October 25, 2005

Ubik as petit objet a


'He wondered how much difference Ubik dangled towards them again and again and again in countless different ways but always out of reach would have made.'

- Philip K Dick, Ubik

Everyone knows that the moment of vertigo in a Philip K Dick novel occurs not when one level of reality has been exposed as fake, but when the second level, the supposedly more real level, turns out to be inauthentic too. Here, we move beyond the familiar sense that 'things are not as they seem' to a mis en abyme in which, by implication, the status of reality as such is undermined. Dick's signature concept is not the notion that this or that reality is fake but the idea that any reality whatsoever is false.

Steven Shaviro explains that '[f]or Dick, Being is not a plenitude. It is always somehow fake, or trashy, or incomplete, or unstable or radically inconsistent. And Dick's novels describe, in excruciating detail, the lived experience of this unreality, or not-quite reality, that is not yet simply absence or nonexistence'. These experiences are not a consequence of finding oneself in a particular, low-grade reality; rather, they follow from living in any reality, which will be experienced as seedy and second-rate simply because one lives in it.

Dick's novels, then, are a sustained meditation on the difference between reality and the Real. Reality is what is available to us as possible experience in any lifeworld. The Real, however, is what has to be in place so reality can function, the 'something else' that must be presupposed in order that we can experience anything at all. Yet this hyper-structure is not evident insofar as it undergirds or guarantees experience, but only where it fails to do so: in the gaps, fissures and ruptures in reality. The Real is the trauma around which reality is structured; although it is not possible to experience it as such or 'in-itself' (The Real is impossible...) its effects can be felt through 'ripples of distortion' in the structure of reality (... but it happens). As Zizek puts it in Plague of Fantasies, reality is 'what constitutes reality is the minimum of idealization the subject needs in order to sustain the horror of the Real.' (66)


In Ubik Joe Chip's reality famously corrodes, devolves, falls prey to the entropy that is one of the ruling forces in Dick's cosmos (and ours). Everything he touches decays and collapses; cigarettes turn stale in the pack, milk instantly sours. (It's tempting to read Ubik as an account of depression, a condition which similarly devivifies everything with which it comes into contact. In fact, of course, Ubik probably draws heavily on Dick's experiences with speed come-downs.) As all heat passes from Joe and he becomes pure weight (remember the horrifying slow motion climb up the stairs, his body by now a barely movable bulk oppressed by a hideous gravity), he is rescued by the spraying of an aersol can of Ubik, the all-purpose 'reality support' which now begins to appear - fleetingly and tantalisingly everywhere. (The novel, with its quest form, its magical objects, its benevolent and malevolent messages from those supposed to know - Runciter, Elly, Jory - is like a computer game programmed by a Lacanian.) Joe's quest for the Holy Grail of Ubik faces multiple, bad dream frustrations the worse being when the can is regressed to an earlier mode so that it becomes useless. Looking at what is now a tin of liver balm, Joe reflects mordantly on the cheerless irony that a solution to temporal regression has itself been devolved into an earlier form of itself.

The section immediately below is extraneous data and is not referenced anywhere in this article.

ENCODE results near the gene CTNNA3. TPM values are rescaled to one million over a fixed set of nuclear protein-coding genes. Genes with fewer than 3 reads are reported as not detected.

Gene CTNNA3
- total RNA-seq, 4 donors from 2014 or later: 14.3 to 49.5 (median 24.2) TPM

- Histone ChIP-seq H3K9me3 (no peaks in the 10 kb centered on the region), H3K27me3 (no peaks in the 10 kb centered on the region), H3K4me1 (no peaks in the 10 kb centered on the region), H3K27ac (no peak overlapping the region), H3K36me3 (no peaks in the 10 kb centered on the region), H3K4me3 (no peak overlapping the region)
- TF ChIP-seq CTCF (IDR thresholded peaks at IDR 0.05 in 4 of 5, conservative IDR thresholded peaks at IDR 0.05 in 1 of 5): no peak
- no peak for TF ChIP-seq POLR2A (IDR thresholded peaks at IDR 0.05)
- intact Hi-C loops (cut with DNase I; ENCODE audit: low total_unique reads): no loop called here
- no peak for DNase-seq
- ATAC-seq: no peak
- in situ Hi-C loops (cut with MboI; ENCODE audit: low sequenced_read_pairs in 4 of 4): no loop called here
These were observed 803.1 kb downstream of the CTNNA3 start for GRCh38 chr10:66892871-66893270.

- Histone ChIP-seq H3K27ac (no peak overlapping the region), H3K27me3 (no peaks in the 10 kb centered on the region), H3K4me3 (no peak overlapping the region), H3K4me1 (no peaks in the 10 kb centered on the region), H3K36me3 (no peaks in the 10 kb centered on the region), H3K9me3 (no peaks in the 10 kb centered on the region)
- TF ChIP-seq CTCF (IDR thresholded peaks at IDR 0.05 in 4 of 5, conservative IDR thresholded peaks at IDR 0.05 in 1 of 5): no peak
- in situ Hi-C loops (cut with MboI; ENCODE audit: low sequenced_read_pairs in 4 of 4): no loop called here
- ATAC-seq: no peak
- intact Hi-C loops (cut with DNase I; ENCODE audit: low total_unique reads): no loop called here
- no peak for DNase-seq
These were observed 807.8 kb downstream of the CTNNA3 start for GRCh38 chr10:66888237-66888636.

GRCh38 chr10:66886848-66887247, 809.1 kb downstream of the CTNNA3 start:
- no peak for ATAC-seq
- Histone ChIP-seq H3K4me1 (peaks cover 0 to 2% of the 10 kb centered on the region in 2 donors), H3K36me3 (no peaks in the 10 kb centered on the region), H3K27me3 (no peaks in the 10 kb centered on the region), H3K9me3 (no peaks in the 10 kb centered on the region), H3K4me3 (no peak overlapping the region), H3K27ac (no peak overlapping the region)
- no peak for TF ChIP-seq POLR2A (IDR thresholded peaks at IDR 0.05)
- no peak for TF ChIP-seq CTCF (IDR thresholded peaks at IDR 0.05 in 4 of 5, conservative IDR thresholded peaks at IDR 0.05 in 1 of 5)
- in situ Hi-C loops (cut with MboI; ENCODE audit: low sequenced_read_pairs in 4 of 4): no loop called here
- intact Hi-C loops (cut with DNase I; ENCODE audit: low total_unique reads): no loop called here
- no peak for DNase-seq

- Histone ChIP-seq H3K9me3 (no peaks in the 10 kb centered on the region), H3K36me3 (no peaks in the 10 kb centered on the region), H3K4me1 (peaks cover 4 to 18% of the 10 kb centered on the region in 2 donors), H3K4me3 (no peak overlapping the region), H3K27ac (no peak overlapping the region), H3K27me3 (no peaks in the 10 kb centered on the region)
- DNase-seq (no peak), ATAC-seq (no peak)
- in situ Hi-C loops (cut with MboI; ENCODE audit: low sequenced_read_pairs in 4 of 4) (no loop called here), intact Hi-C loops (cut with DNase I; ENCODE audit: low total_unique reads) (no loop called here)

What is Ubik - that which is 'dangled towards [us] again and again and again in countless different ways but [which remains] always out of reach' - if not the petit objet a? Ubik, which appears in the narrative (and in the ad-parody epigraphs of each chapter) as a diversity of commodities, seems to promise fullness, a being restored to plenitude. And Joe is apparently blocked from this fullness only by particular contingent facts: the shop is closed, they are out of stock etc etc. Like the objet a, Ubik is both a gap in the reality structure (pointing to 'something else', a beyond, an alternative to shoddiness and seediness) but also a 'reality support' (that which literally 'keeps us going', keeps us wanting).

Posted by mark at October 25, 2005 06:58 PM | TrackBack